Mom Friends Internet Groups

While the app route wasn’t my thing, the internet as whole proved to be a pretty valuable resource in my quest to find mom friends.

  • Meetup.com: Find groups based on your location. In a group setting, there is a high likelihood that you are not the only one in your position and if people are showing up to an event, they are also seeking new friendships. There are groups specific to New Moms, Single Moms, Expecting Moms, Babies born in specific years, and more. If you can’t find the group you are looking for, you can easily start one yourself. Groups with extra questions (specific to the group) are typically more legit and make sure you are meeting in a public place.

 

  • Facebook Groups: These are most effective if they are specific to your general location. Most of the good ones are closed and have some questions you have to answer before joining. Sometimes these are a little less on the events and a little more about recommendations and advice seeking but more often than not you will find other moms seeking mom friends. Facebook makes it pretty easy to set up playdates as events or you can even just drop a “heads-up, we are heading to the park at this time if anyone wants to join” in the discussion section.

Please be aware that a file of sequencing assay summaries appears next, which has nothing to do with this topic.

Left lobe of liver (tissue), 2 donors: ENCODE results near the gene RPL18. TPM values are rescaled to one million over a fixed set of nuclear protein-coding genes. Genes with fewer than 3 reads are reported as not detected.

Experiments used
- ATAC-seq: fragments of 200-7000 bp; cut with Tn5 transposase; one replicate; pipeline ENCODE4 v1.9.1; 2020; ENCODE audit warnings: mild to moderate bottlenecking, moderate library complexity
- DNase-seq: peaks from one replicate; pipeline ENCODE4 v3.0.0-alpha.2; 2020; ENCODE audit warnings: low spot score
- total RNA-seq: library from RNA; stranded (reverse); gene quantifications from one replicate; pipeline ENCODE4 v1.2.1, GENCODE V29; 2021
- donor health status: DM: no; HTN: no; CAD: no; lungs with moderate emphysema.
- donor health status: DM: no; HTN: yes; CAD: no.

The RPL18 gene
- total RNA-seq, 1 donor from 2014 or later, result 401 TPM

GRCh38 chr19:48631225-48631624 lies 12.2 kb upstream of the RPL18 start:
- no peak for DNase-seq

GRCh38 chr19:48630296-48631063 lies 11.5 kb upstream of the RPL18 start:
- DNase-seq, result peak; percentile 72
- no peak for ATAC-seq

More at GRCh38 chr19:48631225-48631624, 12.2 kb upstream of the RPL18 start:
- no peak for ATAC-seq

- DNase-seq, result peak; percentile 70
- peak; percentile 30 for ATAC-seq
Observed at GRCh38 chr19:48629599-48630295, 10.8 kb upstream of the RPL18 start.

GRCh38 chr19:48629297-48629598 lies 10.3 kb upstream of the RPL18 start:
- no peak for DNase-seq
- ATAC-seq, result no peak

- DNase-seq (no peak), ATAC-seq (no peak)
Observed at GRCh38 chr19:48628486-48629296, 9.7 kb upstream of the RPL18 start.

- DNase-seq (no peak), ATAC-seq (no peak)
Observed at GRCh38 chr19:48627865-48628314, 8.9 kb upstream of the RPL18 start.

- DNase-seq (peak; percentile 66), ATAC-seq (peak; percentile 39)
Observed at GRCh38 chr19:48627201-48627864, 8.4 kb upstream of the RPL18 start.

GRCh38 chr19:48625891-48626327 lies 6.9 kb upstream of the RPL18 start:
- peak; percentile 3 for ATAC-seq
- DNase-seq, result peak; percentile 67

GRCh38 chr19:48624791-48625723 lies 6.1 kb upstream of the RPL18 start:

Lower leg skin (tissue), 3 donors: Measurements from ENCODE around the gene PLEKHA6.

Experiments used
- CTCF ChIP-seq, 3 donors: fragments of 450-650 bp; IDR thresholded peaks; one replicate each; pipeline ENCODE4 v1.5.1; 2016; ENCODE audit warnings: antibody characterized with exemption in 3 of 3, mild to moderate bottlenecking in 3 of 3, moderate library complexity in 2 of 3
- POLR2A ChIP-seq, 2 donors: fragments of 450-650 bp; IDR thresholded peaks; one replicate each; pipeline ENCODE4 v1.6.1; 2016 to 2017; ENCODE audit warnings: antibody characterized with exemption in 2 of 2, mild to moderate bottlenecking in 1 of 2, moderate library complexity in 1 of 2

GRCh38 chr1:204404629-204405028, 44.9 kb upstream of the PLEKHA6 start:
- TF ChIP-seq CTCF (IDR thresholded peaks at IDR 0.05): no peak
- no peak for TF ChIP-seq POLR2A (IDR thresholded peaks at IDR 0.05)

Going For it In Person

Now, I’m naturally an extrovert so it’s a little easier for me to make an attempt at conversation with another mom/potential friend. I know it can be scary and weird, but that’s part of the vulnerability of motherhood, right? You can talk about the ages of your kid(s), the equipment they/you are using, the weather, it doesn’t really matter as long as it’s friendly. It can leave the door open for the other mom(s) to reciprocate. And FOR THE LOVE OF SCIENCE, if you have a good conversation/feel like you could get along with this other person and their kid(s), ask for some contact info (whether that be cell number, Facebook profile, whatever).

Where can I find them?